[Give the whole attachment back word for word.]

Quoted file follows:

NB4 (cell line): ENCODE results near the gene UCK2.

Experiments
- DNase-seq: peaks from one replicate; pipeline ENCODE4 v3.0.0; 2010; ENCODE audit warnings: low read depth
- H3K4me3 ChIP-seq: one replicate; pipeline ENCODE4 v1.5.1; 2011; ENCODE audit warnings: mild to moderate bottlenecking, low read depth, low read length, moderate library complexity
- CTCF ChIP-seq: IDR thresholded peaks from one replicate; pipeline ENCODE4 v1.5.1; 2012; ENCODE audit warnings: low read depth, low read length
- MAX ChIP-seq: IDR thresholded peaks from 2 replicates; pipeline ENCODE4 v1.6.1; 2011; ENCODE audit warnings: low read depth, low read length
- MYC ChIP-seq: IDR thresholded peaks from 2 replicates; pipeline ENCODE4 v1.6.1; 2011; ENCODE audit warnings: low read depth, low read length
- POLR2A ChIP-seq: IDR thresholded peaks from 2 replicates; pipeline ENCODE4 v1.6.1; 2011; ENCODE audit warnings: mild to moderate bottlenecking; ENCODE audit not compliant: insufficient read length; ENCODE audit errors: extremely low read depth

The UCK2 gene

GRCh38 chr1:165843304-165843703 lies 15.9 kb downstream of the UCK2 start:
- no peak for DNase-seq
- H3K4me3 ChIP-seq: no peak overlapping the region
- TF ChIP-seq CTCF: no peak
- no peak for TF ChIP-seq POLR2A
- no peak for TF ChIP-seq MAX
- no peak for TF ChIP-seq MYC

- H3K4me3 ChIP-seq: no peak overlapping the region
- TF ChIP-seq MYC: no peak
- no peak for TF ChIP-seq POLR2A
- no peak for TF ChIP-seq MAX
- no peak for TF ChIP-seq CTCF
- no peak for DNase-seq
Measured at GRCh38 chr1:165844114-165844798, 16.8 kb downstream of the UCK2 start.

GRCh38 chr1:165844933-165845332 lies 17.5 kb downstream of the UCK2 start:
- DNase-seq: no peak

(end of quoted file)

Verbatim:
NB4 (cell line): ENCODE results near the gene UCK2.

Experiments
- DNase-seq: peaks from one replicate; pipeline ENCODE4 v3.0.0; 2010; ENCODE audit warnings: low read depth
- H3K4me3 ChIP-seq: one replicate; pipeline ENCODE4 v1.5.1; 2011; ENCODE audit warnings: mild to moderate bottlenecking, low read depth, low read length, moderate library complexity
- CTCF ChIP-seq: IDR thresholded peaks from one replicate; pipeline ENCODE4 v1.5.1; 2012; ENCODE audit warnings: low read depth, low read length
- MAX ChIP-seq: IDR thresholded peaks from 2 replicates; pipeline ENCODE4 v1.6.1; 2011; ENCODE audit warnings: low read depth, low read length
- MYC ChIP-seq: IDR thresholded peaks from 2 replicates; pipeline ENCODE4 v1.6.1; 2011; ENCODE audit warnings: low read depth, low read length
- POLR2A ChIP-seq: IDR thresholded peaks from 2 replicates; pipeline ENCODE4 v1.6.1; 2011; ENCODE audit warnings: mild to moderate bottlenecking; ENCODE audit not compliant: insufficient read length; ENCODE audit errors: extremely low read depth

The UCK2 gene

GRCh38 chr1:165843304-165843703 lies 15.9 kb downstream of the UCK2 start:
- no peak for DNase-seq
- H3K4me3 ChIP-seq: no peak overlapping the region
- TF ChIP-seq CTCF: no peak
- no peak for TF ChIP-seq POLR2A
- no peak for TF ChIP-seq MAX
- no peak for TF ChIP-seq MYC

- H3K4me3 ChIP-seq: no peak overlapping the region
- TF ChIP-seq MYC: no peak
- no peak for TF ChIP-seq POLR2A
- no peak for TF ChIP-seq MAX
- no peak for TF ChIP-seq CTCF
- no peak for DNase-seq
Measured at GRCh38 chr1:165844114-165844798, 16.8 kb downstream of the UCK2 start.

GRCh38 chr1:165844933-165845332 lies 17.5 kb downstream of the UCK2 start:
- DNase-seq: no peak